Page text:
Brexit also provides a good example of how people can lose their minds as part of crowds. Strong emotions are contagious. Part of a professional investor’s education should include reading Extraordinary Popular Delusions and The Madness of Crowds by Charles MacKay.
What is an effective antidote to madness? Perspective. Perspective means taking the helicopter view of whats going on. You know when you are on a plane that takes off you rise into the sky and the airport buildings, roads, cars, people all shrink down to the size of toys. You have perspective. Things that may seem like big deals at ground level are revealed to be trivially small in the wider sweep of things.
You can get perspective by looking at history. History tells us that we have successfully dealt with far worse problems than Brexit in the past. This too shall pass.
History also tells us that democracy can take centuries to build but can be destroyed in a few months. Sadly, there’s something about human nature that makes democracy seem boring and revolution seem cool. The problem is that in real revolutions people die.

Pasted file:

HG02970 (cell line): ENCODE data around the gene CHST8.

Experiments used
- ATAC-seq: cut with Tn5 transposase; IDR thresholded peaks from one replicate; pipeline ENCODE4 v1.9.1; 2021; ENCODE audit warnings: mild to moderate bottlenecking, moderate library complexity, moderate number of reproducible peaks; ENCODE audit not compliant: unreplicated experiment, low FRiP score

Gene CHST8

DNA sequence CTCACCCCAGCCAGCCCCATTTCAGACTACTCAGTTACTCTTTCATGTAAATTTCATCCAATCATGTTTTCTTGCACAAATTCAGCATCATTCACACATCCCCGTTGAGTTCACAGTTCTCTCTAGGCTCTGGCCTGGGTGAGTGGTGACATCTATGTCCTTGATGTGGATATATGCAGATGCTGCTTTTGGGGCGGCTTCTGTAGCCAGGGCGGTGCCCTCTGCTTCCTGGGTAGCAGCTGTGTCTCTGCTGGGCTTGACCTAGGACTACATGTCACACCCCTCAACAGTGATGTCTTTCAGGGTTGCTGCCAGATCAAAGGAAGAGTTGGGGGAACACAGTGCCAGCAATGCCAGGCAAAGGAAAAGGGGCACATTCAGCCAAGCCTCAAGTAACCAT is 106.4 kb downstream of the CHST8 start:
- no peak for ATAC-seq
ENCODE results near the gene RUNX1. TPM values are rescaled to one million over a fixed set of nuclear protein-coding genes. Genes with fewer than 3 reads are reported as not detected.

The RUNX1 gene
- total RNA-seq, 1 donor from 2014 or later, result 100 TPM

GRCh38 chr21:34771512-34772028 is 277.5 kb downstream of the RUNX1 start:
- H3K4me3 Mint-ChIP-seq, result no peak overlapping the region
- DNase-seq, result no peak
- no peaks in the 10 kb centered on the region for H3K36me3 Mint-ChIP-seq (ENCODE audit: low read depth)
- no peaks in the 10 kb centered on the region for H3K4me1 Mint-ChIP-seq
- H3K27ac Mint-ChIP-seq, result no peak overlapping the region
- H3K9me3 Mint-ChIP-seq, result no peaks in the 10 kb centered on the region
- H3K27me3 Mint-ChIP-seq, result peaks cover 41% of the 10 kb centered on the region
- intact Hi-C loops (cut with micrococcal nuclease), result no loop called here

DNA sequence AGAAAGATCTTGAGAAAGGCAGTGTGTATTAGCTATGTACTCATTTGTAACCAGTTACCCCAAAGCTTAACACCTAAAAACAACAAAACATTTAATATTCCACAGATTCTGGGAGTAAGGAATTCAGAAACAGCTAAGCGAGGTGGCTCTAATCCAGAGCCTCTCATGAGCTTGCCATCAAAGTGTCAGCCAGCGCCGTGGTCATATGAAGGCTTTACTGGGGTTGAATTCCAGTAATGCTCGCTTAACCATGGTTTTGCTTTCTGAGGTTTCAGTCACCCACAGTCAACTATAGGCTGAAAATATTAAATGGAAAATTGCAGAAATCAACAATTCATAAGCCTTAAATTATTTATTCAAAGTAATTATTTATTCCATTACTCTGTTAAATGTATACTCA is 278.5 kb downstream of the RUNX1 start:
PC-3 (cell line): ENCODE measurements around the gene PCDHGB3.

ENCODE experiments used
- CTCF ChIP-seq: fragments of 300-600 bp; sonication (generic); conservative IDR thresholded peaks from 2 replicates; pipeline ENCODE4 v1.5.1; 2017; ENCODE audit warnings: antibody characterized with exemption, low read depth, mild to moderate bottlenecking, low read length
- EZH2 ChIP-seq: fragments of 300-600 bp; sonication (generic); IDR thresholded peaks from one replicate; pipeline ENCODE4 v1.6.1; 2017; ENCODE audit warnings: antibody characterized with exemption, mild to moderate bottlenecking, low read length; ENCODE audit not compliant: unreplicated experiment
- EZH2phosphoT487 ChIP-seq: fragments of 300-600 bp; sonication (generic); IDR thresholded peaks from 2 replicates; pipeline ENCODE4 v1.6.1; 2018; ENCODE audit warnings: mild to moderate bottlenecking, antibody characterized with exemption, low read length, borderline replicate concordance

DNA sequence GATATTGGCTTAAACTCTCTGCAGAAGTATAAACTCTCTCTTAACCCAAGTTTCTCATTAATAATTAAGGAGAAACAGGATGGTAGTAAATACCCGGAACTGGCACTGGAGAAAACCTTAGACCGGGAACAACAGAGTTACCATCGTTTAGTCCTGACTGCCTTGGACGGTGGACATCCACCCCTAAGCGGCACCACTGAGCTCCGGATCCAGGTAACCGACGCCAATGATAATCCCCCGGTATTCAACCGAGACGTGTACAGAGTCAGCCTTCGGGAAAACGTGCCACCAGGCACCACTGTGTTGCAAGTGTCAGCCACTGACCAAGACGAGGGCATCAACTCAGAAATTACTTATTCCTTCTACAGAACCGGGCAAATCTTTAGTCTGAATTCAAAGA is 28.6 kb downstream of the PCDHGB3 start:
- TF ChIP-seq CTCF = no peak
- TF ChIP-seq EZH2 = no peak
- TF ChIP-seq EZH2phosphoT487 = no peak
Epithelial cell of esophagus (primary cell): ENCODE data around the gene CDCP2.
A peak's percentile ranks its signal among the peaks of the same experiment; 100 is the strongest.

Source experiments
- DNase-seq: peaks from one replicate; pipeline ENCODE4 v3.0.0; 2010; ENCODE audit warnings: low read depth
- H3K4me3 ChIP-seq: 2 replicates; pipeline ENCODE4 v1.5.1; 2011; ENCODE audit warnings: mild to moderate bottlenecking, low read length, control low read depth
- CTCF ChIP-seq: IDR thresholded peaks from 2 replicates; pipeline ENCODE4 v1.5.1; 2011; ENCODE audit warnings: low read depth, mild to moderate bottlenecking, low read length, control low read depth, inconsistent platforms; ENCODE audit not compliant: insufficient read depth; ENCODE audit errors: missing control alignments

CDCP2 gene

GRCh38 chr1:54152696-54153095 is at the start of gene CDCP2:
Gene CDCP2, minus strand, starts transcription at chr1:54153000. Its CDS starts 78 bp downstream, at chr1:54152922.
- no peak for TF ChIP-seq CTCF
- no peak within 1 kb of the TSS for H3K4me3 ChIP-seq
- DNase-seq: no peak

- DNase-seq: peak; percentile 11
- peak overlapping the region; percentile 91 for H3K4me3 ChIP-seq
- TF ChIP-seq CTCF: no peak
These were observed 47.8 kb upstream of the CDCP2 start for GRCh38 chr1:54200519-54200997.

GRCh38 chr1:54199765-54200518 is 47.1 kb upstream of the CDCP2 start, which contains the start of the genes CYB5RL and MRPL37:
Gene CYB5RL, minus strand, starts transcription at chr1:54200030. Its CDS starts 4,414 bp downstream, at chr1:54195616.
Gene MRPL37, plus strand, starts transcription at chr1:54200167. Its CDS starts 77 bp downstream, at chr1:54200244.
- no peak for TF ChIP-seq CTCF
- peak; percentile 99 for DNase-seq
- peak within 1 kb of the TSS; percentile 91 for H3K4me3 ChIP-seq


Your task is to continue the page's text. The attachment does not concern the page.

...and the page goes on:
In a country of ~70 million people, there will always be several hundred thousand people that just want to burn the system down whatever the consequences. The Labour Party is currently led by what one trade unionist calls Toytown Revolutionaries. Playing at revolution is fun for middle-class Kool Kidz on student demos. As any long-suffering parent will know, its all fun and games until someone gets hurt.
To be fair, Jeremy Corbyn is the result of the internal democracy of The Labour Party. In 2014 the rules of Labour leadership elections were changed so that non-members could take part in leadership elections as supporters by paying a £3 fee. In a classic example of unanticipated consequences, that opened the door to a remarkable coup.